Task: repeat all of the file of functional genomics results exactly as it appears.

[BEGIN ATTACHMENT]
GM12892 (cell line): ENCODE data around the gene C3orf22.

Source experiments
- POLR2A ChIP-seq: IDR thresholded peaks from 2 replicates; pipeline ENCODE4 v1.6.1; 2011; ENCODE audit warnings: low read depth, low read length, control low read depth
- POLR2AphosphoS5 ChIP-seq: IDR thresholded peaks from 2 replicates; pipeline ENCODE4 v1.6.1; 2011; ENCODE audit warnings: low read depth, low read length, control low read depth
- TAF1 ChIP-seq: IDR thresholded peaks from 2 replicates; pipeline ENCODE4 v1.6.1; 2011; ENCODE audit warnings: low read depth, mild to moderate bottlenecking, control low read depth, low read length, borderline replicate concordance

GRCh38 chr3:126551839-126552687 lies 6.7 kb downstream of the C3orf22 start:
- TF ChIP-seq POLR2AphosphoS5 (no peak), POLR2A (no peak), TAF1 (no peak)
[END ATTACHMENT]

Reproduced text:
GM12892 (cell line): ENCODE data around the gene C3orf22.

Source experiments
- POLR2A ChIP-seq: IDR thresholded peaks from 2 replicates; pipeline ENCODE4 v1.6.1; 2011; ENCODE audit warnings: low read depth, low read length, control low read depth
- POLR2AphosphoS5 ChIP-seq: IDR thresholded peaks from 2 replicates; pipeline ENCODE4 v1.6.1; 2011; ENCODE audit warnings: low read depth, low read length, control low read depth
- TAF1 ChIP-seq: IDR thresholded peaks from 2 replicates; pipeline ENCODE4 v1.6.1; 2011; ENCODE audit warnings: low read depth, mild to moderate bottlenecking, control low read depth, low read length, borderline replicate concordance

GRCh38 chr3:126551839-126552687 lies 6.7 kb downstream of the C3orf22 start:
- TF ChIP-seq POLR2AphosphoS5 (no peak), POLR2A (no peak), TAF1 (no peak)